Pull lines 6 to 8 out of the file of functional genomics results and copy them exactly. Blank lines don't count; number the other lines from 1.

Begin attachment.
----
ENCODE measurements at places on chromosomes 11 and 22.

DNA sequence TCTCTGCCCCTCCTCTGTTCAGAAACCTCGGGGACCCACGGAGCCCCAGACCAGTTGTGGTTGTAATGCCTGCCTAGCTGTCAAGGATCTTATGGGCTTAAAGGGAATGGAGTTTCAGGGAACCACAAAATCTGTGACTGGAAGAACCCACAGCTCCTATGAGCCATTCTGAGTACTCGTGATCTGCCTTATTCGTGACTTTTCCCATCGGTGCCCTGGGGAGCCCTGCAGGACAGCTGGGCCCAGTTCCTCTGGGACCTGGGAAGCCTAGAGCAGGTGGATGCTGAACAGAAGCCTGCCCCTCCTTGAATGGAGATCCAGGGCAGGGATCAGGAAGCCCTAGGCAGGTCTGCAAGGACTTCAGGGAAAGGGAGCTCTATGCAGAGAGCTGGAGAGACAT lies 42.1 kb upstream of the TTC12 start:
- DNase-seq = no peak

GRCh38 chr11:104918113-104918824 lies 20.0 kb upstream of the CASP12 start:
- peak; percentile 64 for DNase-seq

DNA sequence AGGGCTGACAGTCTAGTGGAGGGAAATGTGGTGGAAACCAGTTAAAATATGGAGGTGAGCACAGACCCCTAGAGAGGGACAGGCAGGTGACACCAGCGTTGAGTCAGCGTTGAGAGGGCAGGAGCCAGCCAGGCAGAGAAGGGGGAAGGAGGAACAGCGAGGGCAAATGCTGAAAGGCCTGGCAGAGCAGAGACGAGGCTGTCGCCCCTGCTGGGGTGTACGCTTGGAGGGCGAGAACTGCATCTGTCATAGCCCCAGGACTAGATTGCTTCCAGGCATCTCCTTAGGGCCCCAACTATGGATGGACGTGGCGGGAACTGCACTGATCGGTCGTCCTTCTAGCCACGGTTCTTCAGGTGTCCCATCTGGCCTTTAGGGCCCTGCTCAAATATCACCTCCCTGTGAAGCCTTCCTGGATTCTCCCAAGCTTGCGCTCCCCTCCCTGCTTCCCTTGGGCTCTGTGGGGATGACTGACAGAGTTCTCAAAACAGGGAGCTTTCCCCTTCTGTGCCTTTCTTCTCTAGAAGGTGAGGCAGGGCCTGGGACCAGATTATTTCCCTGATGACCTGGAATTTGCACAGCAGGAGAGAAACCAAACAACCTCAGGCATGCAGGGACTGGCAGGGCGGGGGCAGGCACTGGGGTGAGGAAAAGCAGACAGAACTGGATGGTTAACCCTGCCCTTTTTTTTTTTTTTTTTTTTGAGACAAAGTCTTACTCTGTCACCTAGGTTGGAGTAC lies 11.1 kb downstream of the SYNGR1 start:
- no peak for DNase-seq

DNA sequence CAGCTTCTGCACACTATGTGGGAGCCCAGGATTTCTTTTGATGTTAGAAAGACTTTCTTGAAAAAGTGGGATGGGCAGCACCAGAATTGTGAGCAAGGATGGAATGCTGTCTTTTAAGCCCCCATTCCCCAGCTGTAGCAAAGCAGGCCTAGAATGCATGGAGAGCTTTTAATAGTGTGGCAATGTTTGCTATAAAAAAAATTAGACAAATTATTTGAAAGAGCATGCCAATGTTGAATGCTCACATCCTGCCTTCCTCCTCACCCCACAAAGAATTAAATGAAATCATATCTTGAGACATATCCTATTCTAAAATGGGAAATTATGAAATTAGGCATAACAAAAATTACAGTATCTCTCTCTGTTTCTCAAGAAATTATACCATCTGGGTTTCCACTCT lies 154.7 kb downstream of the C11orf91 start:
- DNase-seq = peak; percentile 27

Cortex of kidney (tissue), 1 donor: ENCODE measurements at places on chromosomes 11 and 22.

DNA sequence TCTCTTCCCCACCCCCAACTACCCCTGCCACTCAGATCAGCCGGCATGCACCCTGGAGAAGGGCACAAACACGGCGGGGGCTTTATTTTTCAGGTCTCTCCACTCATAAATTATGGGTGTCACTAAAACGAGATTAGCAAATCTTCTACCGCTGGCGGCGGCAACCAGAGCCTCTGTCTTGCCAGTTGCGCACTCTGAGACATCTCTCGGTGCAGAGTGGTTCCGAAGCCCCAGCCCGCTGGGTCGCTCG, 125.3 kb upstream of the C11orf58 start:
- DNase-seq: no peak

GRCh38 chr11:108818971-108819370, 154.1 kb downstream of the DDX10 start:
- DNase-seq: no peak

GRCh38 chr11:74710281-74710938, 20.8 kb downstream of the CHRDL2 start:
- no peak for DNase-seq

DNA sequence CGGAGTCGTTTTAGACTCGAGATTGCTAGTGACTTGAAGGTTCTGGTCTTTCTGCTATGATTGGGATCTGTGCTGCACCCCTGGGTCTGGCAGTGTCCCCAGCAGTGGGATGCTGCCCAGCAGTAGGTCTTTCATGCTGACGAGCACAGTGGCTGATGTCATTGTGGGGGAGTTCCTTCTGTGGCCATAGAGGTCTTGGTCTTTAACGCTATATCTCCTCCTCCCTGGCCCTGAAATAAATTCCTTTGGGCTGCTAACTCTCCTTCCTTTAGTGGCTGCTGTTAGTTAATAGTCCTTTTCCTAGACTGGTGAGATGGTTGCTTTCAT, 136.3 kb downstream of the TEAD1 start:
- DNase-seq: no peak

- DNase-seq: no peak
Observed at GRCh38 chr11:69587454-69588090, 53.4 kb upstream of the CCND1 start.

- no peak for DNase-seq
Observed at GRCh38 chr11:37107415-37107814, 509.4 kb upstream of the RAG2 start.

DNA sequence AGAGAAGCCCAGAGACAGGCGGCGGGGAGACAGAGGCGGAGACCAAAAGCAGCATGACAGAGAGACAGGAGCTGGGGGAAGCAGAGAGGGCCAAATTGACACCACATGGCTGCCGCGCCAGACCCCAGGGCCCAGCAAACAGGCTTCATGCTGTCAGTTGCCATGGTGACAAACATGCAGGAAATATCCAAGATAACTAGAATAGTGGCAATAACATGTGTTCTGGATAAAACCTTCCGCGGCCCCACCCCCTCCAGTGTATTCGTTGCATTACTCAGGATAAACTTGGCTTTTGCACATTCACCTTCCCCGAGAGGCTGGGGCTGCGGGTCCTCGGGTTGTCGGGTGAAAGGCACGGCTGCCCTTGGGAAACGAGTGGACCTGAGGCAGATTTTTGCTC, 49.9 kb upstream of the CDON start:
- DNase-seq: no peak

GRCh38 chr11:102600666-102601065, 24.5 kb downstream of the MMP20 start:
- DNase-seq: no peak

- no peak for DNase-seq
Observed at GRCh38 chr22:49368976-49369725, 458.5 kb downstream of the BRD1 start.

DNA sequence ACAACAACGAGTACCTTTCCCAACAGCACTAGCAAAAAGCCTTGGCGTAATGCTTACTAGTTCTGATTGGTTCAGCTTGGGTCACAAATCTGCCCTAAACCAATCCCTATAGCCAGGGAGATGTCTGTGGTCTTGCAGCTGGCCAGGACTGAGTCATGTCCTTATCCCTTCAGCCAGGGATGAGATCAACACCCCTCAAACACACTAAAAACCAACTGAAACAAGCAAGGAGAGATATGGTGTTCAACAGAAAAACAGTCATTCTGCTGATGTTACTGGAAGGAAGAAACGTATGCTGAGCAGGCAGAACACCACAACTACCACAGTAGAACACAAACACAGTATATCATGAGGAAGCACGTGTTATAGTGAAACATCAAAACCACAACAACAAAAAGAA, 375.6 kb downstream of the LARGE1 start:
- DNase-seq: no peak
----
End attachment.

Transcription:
DNA sequence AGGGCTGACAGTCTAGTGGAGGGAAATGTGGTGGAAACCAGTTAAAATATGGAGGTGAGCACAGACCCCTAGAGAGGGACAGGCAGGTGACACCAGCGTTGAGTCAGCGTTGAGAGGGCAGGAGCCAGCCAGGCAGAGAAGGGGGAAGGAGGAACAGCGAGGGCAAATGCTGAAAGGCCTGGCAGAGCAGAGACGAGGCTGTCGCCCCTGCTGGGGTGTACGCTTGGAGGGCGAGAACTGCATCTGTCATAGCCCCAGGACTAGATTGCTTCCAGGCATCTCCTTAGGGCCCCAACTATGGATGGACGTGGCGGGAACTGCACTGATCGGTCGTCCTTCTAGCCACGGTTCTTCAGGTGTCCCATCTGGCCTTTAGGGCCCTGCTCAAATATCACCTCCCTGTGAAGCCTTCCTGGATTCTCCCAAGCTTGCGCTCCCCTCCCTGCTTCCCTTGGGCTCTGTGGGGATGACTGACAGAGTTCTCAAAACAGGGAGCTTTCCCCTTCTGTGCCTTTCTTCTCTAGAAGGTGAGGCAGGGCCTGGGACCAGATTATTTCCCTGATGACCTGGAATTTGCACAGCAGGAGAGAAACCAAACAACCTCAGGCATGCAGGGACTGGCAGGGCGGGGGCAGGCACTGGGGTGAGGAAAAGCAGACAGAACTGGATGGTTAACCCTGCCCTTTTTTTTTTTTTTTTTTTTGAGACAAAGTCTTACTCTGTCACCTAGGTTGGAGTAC lies 11.1 kb downstream of the SYNGR1 start:
- no peak for DNase-seq

DNA sequence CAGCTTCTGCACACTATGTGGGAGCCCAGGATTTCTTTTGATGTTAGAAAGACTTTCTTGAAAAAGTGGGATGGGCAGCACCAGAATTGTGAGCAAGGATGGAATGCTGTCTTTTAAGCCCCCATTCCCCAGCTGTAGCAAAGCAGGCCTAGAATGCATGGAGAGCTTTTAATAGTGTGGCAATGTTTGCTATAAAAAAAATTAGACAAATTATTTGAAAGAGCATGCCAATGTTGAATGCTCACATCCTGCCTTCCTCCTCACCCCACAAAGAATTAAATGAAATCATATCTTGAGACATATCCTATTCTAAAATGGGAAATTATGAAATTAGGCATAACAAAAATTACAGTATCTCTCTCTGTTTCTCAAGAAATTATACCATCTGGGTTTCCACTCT lies 154.7 kb downstream of the C11orf91 start: